Decision 2402M – County of Solano
Decision Date: December 16, 2014
Decision Type: PERB Decision
Description: The ALJ concluded that under the totality-of-circumstances test, the employer did not violate the MMBA or PERB regulations by failing to meet and confer in good faith when the employer sought “across the board” concessions from several bargaining units, nor did the employer violate its duty to provide information by failing to supply “target savings” information sought by charging party.
Disposition: The Board determined that the employer did not violate the MMBA or PERB regulations by seeking “across the board” concessions, by failing to supply “target savings” information or by offering binding arbitration as an incentive to reach an agreement.
Perc Vol: 39
Perc Index: 78
604.01000 – In General
An exclusive representative is entitled to all information that is necessary and relevant to the discharge of its duty of representation. An employer’s refusal to provide all information that is necessary and relevant to the discharge of exclusive representative’s duty of representation evidences bad faith and violates per se its duty to meet and confer unless the employer can demonstrate adequate reasons why it cannot supply the information. Information that pertains to a mandatory subject of bargaining is presumptively relevant. PERB applies a liberal, discovery-type standard to determine that the requested information is relevant to a matter within the scope of representation. If the information sought is not presumptively relevant, the exclusive representative must demonstrate how the information is relevant to its representational responsibilities such as negotiations or contract administration. An employer need not provide requested information that does not exist.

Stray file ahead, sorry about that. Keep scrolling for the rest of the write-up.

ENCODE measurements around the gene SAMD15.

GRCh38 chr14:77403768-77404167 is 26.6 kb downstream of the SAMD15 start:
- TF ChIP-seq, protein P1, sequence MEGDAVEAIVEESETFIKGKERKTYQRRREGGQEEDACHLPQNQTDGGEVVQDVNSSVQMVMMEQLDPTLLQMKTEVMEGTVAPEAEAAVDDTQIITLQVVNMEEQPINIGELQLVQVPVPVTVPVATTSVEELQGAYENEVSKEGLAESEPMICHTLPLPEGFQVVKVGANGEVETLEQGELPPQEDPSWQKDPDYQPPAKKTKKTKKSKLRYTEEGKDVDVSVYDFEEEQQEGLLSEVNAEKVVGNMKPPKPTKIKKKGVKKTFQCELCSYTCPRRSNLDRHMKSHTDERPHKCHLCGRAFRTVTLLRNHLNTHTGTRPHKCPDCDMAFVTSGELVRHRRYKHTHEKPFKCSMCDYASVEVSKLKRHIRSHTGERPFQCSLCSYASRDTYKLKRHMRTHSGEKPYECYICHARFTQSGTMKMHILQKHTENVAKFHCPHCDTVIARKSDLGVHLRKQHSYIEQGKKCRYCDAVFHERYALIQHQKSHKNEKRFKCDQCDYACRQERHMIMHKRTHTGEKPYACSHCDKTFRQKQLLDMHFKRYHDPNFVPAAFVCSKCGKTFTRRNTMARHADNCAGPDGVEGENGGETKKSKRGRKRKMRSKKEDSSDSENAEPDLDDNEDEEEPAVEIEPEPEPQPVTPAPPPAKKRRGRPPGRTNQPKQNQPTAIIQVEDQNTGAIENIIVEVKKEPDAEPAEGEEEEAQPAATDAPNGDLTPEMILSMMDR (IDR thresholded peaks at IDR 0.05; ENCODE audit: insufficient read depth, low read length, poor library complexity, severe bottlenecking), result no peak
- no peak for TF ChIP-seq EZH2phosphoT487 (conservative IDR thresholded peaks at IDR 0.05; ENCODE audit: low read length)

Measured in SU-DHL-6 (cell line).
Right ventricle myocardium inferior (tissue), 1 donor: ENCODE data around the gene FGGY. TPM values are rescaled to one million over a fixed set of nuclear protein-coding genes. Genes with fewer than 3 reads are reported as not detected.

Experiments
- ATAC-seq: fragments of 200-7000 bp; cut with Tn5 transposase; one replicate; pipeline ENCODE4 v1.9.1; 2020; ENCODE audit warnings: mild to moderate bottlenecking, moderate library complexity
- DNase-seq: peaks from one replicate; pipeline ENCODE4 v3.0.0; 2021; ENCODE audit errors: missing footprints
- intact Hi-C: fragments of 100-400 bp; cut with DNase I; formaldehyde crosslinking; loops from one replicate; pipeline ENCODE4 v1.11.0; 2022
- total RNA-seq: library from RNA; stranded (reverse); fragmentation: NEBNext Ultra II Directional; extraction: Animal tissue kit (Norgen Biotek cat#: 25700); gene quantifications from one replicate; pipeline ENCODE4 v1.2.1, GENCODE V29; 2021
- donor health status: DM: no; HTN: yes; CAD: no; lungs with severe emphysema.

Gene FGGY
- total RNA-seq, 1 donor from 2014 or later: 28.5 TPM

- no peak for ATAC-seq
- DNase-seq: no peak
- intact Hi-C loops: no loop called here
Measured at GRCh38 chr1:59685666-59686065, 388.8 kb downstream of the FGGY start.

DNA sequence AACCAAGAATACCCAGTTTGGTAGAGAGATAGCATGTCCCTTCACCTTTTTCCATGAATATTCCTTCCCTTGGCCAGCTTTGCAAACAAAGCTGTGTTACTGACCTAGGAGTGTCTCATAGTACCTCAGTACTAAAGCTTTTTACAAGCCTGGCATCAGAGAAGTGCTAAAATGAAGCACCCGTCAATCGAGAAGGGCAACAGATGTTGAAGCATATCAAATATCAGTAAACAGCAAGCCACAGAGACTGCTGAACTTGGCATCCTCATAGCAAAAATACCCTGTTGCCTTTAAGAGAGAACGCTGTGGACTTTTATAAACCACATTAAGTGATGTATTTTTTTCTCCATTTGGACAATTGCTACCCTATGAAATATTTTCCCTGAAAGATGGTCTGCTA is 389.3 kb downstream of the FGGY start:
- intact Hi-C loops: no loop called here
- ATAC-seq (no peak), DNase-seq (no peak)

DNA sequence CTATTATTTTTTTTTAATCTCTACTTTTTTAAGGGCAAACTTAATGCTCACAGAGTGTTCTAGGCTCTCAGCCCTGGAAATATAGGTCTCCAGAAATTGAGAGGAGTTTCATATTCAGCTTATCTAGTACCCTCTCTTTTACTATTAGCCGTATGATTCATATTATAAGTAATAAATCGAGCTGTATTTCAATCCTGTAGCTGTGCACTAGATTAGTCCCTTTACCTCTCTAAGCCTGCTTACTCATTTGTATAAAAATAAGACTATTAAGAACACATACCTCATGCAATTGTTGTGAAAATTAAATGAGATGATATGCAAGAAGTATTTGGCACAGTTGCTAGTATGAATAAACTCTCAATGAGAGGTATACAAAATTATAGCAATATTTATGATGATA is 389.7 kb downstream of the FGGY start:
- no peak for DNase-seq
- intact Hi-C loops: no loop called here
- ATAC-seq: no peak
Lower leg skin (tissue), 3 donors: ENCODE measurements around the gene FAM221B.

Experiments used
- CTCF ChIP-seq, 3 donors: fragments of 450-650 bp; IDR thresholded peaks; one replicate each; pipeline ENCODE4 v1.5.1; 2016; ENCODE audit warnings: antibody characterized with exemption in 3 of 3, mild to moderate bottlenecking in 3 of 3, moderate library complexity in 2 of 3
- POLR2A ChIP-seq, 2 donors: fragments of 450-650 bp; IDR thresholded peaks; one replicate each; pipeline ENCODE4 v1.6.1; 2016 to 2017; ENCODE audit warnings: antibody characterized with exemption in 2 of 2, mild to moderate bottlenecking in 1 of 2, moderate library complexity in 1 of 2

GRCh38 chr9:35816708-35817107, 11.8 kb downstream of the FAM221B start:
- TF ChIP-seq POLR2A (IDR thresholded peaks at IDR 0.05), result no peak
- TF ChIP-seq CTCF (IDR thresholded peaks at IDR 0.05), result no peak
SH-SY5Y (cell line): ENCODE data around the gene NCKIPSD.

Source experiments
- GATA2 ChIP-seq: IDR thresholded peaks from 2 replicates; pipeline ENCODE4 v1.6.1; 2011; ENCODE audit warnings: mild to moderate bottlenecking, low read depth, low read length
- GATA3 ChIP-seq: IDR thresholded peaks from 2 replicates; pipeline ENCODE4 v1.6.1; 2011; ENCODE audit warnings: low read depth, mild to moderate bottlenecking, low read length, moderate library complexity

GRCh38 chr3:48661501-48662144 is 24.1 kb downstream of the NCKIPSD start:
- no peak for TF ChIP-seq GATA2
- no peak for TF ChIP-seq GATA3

604.05000 – Subjects of Information
“Target savings” information requested by charging party is presumptively relevant, because it pertains to a mandatory subject of bargaining (wages).
605.04000 – Conditional Bargaining; Piecemeal or Fragmented Bargaining
PERB distinguishes between the negotiations of separate unit agreements during common sessions (“coordinated” bargaining) and the merger of negotiations for two or more units (“coalition” bargaining). In the first case, the respective unit proposals are considered independently of each other and the settlement of one contract is not dependent upon the settlement of the other. The only significant area of commonality is the use of the same bargaining sessions to address the separate issues. In coalition bargaining, however, negotiations are directed toward similar contracts, containing the same or similar provisions and the settlement of each contract is usually dependent upon the settlement of others. “Coordinated” bargaining connotes communication and accommodation among different bargaining agents, but independent decision making in separate bargaining processes. “Coalition” bargaining, on the other hand, implies a de facto merger of bargaining units, or an effort to achieve that end. To prevail on a theory that a party has refused to bargain by insisting on coalition bargaining, the charging party must prove that the responding party refused to bargain unless the bargaining units met jointly or that settlement of one contract was conditioned on the settlement of another contract.